After finishing our Ely Northern Railroad Museum and Train Ride, Shari and I ran back to the hotel. I grabbed a handful of cookies to tide me over and filled a water bottle (or two). My half marathon run had left me dehydrated and sitting on a train in the sun hadn't helped matters.
There was some dark clouds over the western horizon and I saw a few bolts of lightning emanate from them. Also, there was the occasional drop of rain that fell -- so we knew that rain was coming.
I really wanted to see the Ward Charcoal Ovens. It was very easy to get to (about a 3 minute drive south of town followed by 10 miles of dirt roads). Just about every brochure for White Pine County shows these structures. To say that we were in a hurry to beat the impending storm would be an understatement.
Ward Charcoal Ovens
The ovens are indeed in great shape and are remnants from the town of Ward. Apparently, they were built in 1876 and were used to turn the surrounding trees and shrubbery into much needed charcoal to power the steam engines of the day. If you read the informational sign posted at the park's entrance you'll note that the denizens of the area basically tore up everything in a 35 mile radius in order for it to be used to create charcoal. I have to wonder what Ely and the surrounding countryside might look like today if the natural vegetation had been left intact...
The ovens can be fully explored -- inside and out. They are in impressive shape and is a testament to fine craftsmanship to last nearly 150 years.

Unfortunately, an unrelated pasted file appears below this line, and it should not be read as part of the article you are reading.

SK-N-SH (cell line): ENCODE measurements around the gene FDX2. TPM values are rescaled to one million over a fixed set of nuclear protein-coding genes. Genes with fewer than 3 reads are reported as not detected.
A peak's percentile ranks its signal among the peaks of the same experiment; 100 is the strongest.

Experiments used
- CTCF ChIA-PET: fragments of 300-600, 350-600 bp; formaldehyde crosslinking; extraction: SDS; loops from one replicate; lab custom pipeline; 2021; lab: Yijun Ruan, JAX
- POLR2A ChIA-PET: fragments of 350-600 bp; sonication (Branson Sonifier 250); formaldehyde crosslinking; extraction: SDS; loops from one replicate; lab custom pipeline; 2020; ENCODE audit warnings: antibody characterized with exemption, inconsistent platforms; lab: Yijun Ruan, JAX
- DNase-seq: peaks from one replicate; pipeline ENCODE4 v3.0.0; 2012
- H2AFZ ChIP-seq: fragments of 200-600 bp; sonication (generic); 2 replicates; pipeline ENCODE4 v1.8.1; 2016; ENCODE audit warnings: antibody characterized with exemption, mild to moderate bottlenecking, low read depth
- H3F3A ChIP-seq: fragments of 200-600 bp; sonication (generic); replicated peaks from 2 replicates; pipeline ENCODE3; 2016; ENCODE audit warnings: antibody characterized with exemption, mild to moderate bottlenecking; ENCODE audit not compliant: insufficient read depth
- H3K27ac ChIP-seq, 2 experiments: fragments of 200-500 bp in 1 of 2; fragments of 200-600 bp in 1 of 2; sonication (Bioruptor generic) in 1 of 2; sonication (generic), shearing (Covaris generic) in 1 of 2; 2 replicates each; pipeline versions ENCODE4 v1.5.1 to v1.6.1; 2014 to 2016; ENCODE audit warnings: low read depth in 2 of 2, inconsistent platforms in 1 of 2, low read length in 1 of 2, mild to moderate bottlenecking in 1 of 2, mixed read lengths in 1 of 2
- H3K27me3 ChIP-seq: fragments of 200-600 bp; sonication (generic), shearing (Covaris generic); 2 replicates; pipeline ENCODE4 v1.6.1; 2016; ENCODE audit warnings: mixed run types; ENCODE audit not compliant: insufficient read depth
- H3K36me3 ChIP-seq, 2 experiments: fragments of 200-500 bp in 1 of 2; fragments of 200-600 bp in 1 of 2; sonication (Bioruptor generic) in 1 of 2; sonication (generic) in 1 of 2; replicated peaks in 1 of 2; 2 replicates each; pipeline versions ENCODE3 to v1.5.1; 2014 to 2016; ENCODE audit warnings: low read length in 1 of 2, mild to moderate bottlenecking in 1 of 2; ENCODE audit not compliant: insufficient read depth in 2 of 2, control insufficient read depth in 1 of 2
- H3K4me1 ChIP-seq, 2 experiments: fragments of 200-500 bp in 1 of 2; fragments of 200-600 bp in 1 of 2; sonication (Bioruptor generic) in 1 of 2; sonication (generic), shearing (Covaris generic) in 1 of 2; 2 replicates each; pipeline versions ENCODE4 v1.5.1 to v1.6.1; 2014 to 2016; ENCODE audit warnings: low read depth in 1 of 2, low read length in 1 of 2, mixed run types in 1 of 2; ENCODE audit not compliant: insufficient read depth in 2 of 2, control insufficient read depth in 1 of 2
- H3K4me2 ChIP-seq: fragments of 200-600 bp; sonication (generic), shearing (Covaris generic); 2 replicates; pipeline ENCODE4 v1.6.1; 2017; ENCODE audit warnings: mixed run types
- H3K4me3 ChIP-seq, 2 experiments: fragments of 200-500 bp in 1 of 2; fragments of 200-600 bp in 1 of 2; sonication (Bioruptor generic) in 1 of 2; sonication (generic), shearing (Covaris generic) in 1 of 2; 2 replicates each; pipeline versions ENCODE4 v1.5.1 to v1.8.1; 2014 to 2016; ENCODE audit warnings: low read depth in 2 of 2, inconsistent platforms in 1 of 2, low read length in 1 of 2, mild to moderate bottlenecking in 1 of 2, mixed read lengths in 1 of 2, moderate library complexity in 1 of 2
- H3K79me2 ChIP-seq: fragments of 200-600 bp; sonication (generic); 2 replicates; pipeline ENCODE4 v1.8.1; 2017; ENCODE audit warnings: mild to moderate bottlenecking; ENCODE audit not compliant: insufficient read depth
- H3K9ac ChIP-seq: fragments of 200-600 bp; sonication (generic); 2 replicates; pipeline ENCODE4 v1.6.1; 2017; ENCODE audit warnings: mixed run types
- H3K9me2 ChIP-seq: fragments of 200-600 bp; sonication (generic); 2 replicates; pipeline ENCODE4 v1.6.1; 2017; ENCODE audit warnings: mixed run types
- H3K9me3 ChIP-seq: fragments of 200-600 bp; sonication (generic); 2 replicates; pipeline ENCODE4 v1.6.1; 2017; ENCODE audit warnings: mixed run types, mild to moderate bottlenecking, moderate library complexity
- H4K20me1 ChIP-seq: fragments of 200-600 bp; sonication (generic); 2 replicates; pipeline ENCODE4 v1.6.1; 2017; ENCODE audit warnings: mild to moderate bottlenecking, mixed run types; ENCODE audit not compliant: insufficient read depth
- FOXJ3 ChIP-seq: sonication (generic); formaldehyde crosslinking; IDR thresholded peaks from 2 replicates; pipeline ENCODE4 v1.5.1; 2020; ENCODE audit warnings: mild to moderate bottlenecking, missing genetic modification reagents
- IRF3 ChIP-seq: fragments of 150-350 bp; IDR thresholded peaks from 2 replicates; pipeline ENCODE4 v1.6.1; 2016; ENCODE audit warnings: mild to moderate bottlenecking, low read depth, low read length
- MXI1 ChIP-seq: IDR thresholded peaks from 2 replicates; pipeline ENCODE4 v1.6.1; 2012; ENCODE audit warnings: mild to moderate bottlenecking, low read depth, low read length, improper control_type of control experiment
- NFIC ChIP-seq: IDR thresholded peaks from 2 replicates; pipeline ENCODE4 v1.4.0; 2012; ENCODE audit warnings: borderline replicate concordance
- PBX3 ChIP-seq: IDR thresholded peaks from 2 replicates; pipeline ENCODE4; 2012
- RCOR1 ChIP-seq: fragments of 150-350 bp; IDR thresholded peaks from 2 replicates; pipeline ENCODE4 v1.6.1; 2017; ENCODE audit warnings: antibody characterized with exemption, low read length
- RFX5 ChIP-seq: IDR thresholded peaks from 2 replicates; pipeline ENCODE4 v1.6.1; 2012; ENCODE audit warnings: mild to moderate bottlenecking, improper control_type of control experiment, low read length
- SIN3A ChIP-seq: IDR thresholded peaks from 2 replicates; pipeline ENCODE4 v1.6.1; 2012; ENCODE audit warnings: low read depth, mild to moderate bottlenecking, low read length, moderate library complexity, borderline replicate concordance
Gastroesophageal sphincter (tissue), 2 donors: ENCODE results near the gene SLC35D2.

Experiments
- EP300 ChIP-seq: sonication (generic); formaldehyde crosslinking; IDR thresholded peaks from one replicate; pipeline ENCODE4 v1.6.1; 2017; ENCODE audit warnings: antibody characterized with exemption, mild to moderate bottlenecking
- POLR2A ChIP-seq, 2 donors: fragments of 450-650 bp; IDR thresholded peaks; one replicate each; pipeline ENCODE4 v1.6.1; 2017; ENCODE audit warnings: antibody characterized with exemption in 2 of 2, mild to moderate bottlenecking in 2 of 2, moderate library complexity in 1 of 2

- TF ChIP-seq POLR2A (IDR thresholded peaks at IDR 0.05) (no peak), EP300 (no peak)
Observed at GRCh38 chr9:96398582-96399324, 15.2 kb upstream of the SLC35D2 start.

|Looking up through the oven|
|Typical wall structure|
|Notice the lichen on the rocks|
|Shari posing at the Ward Charcoal Ovens.|
The surround area also has a lot of hikes. There was a trail map at the site that identified several of them. The area was flat and the hiking looked fairly easy.
We took a brief walk on the shortest trail, but I think being absolutely by ourselves out there freaked Shari out (and the fact that I mentioned that I had met a woman that worked for the BLM who said that there could be bobcats and mountain lions out here didn't help). I did manage to get some shots of the surrounding countryside though and was extremely mindful for rattlesnakes (they tend to come out after rain). We were lucky in the fact that the rain did hold off the entire time we were at the park.
I'd love to explore here more and all told I would say we were there for about 30 minutes. We did manage to find a shortcut back to the main road, so we only had about 5 miles of dirt road driving versus the 10 we had come before. My poor bug spattered Mazda certainly appreciated that.
|A stream running through a meadow. Kind of soupy here.|
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